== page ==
The characters: Black sheep heroine who is devalued and mistreated by those around her; dark, broody (black sheep) hero who is the only one who values her. Sound familiar
? No? Then let me acquaint you with Barbara Cartland. This is the plot of nearly EVERY novel she’s ever written. Oh, and let’s not leave out the others Judith McNaught, Danielle Steele and company. This trope is so overdone, so stale, that its got mountains of green fungus growing over it.

If you want a romance starring a blue-stocking spinster you’ll have better luck with Georgette Heyer’s Sprig Muslin (which, by no means, is anywhere near being my favourite Heyer – and its still better than this book).

The characters are not developed in the least, they lack depth and complexity. They are also unrealistically stupid – Alexia and Maccon, when held captive by evil scientist caricatures who threaten their lives and the life of Alexia’s friend Lord Akeldama, can think of nothing other than their hormonal drives.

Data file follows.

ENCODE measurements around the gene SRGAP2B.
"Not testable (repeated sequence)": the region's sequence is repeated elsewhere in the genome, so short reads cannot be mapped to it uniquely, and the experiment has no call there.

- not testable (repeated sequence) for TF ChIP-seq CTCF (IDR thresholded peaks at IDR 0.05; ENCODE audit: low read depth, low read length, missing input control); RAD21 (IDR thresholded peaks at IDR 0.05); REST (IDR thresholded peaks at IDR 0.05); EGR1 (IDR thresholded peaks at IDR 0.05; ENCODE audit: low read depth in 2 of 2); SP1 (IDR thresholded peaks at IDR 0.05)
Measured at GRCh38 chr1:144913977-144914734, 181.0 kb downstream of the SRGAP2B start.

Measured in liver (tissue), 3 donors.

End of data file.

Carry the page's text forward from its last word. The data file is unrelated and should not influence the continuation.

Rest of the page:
The research: If you’re going to write a story based in Victorian England, even if it is a fantasy, please do some research on the culture, the society and the language of the time. This novel is so incredibly pseudo-Victorian that even without reading the author’s bio, its evident that it has been written by an American with a fascination with Britain. Only the most superficial of Victorian etiquette is referenced here. Otherwise, much of the behaviour of and the language used by characters is highly anachronistic and Americanised.

Overall: For the discerning reader, unintelligent and lacking in authenticity. Is it possible to rate a book as minus 5 stars ( — 5*s)? To be fair, I suppose the tacky cover should have been a warning.

Recommendation: For a light, but well-written novel based in Victorian England with a female protagonist, go for Deanna Raybourn’s Lady Julia Grey series – fun, humorous, intelligent, well-researched, and also dark and gothic.